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sion in which the viewer can believe he has seen a new, real place in his series of amoeba-like shapes with vibrant colors on canvas. The artist’s work will also be on view at ArtCenter/South Florida’s Good & Plenty artist show, and in collaboration with Primary Flight’s Wynwood street art mural initiative. • The SunPost • December 2, 2010 • Page 21



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Miss Cougar Miami. Gosse has written 8 books on the subject of dating including The Cougar Imperative: Why MIdLife Women MUST Choose Younger Men of which he will talk about. Dancing, drink and dating. $20. 7:30pm. Embassy Suites Miami Airport, 3974 NW South River Drive, Miami. For info:


December 2 THEATER South Beach Babylon Zoetic Stage will kick off its inaugural season with the World Premiere of Michael McKeever’s wickedly funny and sexy new play South Beach Babylon. The play explores the lives of five South Beach artists during the weeks leading up to Art Basel. A fascinating look at what it takes to create art without selling one’s soul in contemporary America. McKeever is South Florida’s most successful playwright and his plays have been produced throughout the United States and Europe. He has been nominated numerous times for the Carbonell Award for Best New Work and has won the honor three times. 8pm. $40. Carnival Studio Theater, 1300 Biscayne Blvd; Miami. For info:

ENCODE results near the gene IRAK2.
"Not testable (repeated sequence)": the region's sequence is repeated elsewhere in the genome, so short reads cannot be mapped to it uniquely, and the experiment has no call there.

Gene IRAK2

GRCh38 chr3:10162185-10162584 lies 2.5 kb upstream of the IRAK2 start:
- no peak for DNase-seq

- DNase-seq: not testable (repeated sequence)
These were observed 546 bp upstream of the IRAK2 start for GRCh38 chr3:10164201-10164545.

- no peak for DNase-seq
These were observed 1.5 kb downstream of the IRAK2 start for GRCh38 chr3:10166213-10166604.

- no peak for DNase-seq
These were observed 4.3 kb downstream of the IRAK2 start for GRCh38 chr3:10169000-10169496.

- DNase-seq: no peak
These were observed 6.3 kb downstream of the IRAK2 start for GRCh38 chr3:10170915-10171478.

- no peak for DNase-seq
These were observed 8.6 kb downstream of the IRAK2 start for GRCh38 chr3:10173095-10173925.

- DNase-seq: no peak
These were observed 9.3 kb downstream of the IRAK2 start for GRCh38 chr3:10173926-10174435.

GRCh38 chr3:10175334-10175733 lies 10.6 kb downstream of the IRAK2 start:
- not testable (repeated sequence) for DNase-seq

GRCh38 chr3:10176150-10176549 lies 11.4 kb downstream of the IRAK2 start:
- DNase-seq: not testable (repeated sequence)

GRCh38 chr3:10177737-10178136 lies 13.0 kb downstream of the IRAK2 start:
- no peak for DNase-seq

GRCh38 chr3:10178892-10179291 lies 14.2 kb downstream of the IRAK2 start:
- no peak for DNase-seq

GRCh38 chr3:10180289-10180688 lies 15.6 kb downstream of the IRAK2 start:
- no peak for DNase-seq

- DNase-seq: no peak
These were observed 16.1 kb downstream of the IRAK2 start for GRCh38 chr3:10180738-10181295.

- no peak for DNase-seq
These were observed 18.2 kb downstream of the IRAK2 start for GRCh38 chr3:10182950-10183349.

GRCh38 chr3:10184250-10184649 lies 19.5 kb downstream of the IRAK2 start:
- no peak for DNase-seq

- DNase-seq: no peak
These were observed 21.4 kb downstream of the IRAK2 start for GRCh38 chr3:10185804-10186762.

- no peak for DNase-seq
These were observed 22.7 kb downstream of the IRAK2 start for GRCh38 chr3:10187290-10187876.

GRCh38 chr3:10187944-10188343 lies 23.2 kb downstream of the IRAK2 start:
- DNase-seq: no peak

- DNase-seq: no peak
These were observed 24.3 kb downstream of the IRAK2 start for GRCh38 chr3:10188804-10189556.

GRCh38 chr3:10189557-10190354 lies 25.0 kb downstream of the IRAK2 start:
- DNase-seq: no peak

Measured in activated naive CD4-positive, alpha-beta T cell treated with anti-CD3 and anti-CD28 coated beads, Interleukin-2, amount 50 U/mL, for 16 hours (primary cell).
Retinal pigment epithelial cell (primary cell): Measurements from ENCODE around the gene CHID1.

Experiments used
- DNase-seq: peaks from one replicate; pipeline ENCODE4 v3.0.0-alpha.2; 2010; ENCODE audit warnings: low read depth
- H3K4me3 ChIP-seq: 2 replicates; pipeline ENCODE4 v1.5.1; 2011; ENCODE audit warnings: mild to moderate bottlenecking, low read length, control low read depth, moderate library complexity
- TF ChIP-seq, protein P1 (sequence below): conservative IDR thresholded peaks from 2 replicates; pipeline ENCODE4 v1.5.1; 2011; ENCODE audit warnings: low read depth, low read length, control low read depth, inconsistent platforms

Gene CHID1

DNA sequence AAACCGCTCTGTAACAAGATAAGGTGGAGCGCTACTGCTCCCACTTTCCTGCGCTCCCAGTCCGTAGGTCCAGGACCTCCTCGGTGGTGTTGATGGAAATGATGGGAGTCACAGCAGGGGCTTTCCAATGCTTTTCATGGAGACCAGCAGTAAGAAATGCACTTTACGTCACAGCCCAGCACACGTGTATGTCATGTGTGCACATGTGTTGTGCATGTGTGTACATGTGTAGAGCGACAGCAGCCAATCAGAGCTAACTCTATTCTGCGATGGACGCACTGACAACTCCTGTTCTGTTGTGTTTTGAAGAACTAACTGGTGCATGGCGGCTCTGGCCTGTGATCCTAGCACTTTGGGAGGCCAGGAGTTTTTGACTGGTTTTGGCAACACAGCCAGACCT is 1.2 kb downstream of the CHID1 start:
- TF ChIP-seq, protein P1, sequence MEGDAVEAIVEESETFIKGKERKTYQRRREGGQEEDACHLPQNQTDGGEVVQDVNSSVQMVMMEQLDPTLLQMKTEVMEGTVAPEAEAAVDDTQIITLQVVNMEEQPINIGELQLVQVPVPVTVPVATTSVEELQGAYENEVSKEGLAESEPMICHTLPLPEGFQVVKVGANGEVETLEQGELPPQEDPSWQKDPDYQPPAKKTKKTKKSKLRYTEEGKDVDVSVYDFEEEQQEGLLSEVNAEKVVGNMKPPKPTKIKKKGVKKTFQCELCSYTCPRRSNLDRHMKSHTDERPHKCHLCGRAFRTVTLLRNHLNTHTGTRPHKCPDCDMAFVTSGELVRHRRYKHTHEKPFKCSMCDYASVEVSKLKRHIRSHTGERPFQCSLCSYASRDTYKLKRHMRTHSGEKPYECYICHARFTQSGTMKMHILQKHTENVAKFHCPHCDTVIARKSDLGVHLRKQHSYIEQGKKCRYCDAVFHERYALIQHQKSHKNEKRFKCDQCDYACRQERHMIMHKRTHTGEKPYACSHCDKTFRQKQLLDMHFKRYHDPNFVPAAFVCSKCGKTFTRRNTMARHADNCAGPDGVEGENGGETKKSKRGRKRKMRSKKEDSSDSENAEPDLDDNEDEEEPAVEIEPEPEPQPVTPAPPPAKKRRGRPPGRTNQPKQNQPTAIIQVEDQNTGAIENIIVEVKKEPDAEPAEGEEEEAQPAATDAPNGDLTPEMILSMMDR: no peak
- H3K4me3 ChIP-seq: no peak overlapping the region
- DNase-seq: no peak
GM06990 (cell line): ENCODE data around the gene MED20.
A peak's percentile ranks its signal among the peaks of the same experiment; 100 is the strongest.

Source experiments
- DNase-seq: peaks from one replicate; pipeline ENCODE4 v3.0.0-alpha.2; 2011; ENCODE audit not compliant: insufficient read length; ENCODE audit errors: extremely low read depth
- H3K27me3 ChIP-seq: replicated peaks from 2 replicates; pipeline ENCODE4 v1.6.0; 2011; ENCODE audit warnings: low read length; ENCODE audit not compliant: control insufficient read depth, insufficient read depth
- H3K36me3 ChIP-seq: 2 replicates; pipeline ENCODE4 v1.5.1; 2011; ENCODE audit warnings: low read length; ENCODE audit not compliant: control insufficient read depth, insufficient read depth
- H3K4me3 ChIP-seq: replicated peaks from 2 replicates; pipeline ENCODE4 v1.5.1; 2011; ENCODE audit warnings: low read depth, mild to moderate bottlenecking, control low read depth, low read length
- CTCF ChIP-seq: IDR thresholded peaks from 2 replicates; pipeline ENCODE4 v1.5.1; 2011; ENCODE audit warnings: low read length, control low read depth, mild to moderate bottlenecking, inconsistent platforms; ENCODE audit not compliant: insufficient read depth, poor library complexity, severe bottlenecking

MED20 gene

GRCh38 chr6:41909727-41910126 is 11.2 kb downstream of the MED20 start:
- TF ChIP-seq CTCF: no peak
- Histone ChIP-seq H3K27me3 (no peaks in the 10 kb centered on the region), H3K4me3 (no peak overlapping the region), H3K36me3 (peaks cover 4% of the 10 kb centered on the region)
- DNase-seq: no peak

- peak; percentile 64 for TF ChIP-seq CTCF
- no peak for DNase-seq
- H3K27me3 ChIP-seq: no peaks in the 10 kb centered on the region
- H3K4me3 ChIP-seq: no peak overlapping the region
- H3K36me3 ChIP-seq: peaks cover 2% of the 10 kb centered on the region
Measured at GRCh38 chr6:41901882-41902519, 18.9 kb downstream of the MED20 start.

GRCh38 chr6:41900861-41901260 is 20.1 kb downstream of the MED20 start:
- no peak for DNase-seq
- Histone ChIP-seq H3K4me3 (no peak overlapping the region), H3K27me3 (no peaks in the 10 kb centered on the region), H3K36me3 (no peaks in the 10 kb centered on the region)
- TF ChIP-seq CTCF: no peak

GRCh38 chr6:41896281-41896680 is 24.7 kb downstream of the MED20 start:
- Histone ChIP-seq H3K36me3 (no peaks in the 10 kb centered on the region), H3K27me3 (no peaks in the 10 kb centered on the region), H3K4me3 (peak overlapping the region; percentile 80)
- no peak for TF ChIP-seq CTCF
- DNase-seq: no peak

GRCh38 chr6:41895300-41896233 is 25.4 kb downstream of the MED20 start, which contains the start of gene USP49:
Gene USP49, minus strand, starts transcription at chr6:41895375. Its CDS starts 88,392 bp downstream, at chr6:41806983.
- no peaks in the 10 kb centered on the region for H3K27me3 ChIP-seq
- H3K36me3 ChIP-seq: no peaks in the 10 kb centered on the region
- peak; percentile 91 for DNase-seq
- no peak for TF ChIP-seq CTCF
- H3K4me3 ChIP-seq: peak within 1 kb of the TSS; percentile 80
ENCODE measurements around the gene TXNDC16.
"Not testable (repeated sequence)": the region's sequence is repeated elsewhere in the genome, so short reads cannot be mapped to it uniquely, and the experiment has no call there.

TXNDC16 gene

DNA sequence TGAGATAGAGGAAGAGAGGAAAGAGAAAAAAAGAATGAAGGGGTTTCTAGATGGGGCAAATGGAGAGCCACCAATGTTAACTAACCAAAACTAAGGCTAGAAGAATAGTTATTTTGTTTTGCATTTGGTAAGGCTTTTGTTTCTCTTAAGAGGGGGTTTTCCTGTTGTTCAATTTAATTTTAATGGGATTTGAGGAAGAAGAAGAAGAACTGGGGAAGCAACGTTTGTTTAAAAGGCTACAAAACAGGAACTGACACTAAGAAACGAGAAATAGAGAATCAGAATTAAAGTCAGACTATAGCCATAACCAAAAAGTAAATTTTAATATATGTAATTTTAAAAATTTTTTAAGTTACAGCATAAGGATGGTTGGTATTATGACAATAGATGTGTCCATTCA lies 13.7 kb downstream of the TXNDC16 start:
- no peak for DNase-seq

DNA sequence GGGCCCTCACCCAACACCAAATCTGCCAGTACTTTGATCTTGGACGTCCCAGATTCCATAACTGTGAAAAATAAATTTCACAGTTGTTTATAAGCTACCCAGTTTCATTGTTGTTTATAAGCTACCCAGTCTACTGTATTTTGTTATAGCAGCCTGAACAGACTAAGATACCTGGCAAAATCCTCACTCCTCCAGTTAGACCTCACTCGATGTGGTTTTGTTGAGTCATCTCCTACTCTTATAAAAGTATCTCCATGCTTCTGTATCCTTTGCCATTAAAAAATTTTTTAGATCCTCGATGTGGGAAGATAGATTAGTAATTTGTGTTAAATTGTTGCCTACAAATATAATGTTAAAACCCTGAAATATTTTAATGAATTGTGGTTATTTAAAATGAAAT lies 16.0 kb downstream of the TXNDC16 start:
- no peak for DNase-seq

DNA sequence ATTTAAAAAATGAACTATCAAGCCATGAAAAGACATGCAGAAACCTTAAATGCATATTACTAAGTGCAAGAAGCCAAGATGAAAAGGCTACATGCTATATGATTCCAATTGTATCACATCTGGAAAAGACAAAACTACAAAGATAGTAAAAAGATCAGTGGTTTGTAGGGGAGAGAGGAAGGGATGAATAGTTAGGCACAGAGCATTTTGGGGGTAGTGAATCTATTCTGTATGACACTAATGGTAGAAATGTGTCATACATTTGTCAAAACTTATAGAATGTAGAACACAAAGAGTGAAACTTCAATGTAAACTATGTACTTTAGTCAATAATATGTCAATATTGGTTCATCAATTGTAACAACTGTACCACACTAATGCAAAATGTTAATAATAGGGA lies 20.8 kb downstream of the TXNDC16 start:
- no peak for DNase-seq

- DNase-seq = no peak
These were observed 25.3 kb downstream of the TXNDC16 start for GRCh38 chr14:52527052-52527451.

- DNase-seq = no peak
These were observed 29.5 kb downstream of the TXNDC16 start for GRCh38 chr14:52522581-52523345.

December 3 XMAS Garden of Lights Head to The Flamingo Botanical Gardens in Davie to get into the holiday spirit. The garden and historic Wray Home are decked out with thousands of lights and decorations. Catch concerts and performances throughout the month of December every weekend. $17. Through Dec 31. Flamingo Gardens, 3750 S. Flamingo Rd. Davie. For info: 954-473-2955 or

December 2 NIGHT Fashion Experience Supermodel Cindy Taylor will be hosting The Fashion Experience Tour 2010 at Segafredo. Catch an Exclusive Fashion Show at Spazio Nero along with Fashion TV’s international models and a live Photo Shoot & Coverage by FTV. 8pm. Segafredo, 1421 South Miami Ave, Brickell For info:

December 2

December 3 BOOKS Dave Barry Meet Dave Barry when he discusses his latest book, I’ll Mature When I’m Dead, A brilliantly funny exploration of the treacherous state of adulthood. In hilarious, brand-new pieces, Dave tackles everything from fatherhood, new fatherhood, self-image, the battle of the sexes, celebrityhood, technology, parenting styles, certain unmentionable medical procedures, and much more. Books & Books, 9700 Collins Ave. Bal Harbour. For info:

DANCE Merce Cunningham Dance Choreographer Merce Cunningham and visual artist Robert Rauschenberg: Two undisputed giants of American culture. See their iconoclastic work in The Merce Cunningham Dance Company: The Legacy Tour, a 360-degree event— created especially for Miami— that re-imagines their legendary mid-20th Century collaborations. First, is the new site-specific installation by Daniel Arsham, constructed in the theater’s auditorium. Then it’s on to the stage itself where, on three large multi-level sets, 14 dancers, wearing original Rauschenberg-designed costumes, perform Cunningham’s dazzling choreography. It is 30 minutes of pure genius that shatters all the conventions of theater. 7pm. $35. Ziff Ballet Opera House, 1300 Biscayne Blvd; Miami. For info:

December 2 ART BASEL Alexander McQueen